Professor Michael Bishop ForMemRS
J. Michael Bishop is a Nobel Prize-winning biologist who has helped to improve scientific understanding on the origins of cancer. His work revealed that the transforming oncogene — a gene in certain viruses that has the potential to cause a tumour — of the Rous sarcoma retrovirus was derived from a normal cellular gene that regulates the growth and division of cells.
His work in this area helped to explain how tumours are formed through changes to a cell’s genes via mechanisms such as exposure to chemicals and ionizing radiation or viral infection. Michael’s later work involved the modelling of tumours in mice, using a modified Myc oncogene.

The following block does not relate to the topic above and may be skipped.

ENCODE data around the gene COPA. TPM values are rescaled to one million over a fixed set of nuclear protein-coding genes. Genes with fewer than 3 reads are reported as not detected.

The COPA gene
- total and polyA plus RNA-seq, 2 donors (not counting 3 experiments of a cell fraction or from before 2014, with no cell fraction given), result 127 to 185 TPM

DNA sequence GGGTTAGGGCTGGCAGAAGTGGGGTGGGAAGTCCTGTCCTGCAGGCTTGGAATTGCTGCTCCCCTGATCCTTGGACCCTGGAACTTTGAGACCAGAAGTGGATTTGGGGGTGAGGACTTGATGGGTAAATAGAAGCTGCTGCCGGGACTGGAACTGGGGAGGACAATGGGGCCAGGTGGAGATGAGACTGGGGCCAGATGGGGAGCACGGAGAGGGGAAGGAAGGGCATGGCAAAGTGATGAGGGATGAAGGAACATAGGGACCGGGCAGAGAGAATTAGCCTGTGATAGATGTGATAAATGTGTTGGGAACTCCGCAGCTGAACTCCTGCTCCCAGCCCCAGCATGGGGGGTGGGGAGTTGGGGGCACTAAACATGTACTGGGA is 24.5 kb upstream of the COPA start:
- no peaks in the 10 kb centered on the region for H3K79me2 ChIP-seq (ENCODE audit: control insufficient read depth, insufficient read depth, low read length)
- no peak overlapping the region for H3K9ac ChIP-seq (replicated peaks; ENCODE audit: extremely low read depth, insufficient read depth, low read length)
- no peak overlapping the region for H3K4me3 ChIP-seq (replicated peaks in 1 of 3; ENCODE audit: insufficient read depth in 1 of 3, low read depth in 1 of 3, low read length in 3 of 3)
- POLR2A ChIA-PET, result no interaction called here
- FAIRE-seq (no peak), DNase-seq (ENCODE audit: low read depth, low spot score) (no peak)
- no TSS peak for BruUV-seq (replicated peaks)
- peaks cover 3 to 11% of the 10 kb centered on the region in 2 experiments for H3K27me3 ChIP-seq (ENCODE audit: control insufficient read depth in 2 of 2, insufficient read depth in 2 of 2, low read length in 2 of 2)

In recognition of his work on retroviral oncogenes, Michael was a joint recipient of the 1989 Nobel Prize in Physiology or Medicine. He has received many other accolades, including the Dickson Prize in Medicine in 1986, the Public Service Award of the American Society for Cell Biology in 1998 and the US National Medal of Science in 2003.
, The GW Hooper Research Foundation
Nobel Prize in Physiology or Medicine
Jointly with Harold E. Varmus for their discovery of the cellular origin of retroviral oncogenes.